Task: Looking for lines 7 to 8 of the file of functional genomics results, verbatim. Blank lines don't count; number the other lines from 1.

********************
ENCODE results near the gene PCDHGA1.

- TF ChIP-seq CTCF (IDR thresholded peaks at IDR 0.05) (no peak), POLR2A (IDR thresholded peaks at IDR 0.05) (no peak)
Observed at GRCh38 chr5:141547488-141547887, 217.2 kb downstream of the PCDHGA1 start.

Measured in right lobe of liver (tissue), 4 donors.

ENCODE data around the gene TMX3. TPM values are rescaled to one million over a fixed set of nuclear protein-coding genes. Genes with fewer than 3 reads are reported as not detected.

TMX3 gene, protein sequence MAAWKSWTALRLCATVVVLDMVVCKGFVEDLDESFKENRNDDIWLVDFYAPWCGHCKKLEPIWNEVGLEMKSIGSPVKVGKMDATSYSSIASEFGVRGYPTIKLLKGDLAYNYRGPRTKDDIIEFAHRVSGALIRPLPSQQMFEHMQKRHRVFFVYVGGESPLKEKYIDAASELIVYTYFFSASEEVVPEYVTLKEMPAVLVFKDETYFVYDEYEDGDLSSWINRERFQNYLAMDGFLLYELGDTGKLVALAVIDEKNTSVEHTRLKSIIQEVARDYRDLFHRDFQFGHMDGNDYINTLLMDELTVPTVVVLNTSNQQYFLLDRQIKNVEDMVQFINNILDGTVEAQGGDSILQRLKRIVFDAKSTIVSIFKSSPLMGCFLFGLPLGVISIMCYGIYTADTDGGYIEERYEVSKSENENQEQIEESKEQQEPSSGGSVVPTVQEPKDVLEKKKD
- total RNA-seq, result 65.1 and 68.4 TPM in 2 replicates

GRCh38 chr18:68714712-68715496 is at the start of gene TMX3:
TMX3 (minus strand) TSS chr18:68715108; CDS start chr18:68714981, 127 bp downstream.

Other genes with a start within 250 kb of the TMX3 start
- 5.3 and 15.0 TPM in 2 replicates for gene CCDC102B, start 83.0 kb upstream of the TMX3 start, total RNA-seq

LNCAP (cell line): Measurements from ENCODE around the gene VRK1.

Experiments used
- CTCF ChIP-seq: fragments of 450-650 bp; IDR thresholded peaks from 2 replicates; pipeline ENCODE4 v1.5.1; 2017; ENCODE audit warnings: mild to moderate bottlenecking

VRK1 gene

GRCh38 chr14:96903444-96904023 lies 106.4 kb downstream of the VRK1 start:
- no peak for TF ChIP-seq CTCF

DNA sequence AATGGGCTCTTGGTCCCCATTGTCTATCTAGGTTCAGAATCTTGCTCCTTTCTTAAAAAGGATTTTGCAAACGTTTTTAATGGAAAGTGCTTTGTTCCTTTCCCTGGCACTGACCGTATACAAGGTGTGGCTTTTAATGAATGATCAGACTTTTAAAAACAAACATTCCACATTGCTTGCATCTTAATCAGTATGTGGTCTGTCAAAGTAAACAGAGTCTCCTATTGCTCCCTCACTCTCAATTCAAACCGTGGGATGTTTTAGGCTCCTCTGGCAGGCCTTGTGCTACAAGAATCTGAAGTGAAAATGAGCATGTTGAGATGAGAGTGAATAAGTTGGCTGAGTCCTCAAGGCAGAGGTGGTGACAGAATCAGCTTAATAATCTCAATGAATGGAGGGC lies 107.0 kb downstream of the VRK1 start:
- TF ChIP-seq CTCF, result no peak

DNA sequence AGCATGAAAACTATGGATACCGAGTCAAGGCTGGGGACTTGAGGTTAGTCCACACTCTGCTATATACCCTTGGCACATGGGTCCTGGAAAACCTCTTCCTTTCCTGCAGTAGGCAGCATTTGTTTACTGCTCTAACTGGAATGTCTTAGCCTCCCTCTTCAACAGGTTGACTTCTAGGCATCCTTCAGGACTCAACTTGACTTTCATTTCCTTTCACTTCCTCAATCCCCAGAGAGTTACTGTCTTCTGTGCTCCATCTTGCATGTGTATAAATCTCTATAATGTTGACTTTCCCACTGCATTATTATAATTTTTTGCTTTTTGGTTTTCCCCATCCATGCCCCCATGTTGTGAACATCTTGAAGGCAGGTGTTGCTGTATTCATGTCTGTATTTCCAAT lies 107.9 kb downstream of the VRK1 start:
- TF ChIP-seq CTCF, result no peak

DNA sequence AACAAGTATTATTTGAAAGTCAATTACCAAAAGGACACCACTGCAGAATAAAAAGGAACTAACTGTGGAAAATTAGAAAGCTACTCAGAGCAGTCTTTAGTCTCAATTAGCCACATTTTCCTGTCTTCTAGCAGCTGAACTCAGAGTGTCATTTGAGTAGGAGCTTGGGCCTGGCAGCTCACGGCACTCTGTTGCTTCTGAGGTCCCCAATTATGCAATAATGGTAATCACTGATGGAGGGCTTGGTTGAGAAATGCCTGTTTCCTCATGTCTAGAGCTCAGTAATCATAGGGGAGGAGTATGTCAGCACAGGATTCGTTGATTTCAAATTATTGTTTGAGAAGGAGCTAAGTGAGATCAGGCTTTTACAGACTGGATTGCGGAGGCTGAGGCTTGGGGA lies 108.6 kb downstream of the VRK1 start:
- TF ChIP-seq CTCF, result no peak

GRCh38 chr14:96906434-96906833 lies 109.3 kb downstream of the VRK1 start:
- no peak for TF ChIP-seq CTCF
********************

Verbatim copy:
- total RNA-seq, result 65.1 and 68.4 TPM in 2 replicates

GRCh38 chr18:68714712-68715496 is at the start of gene TMX3: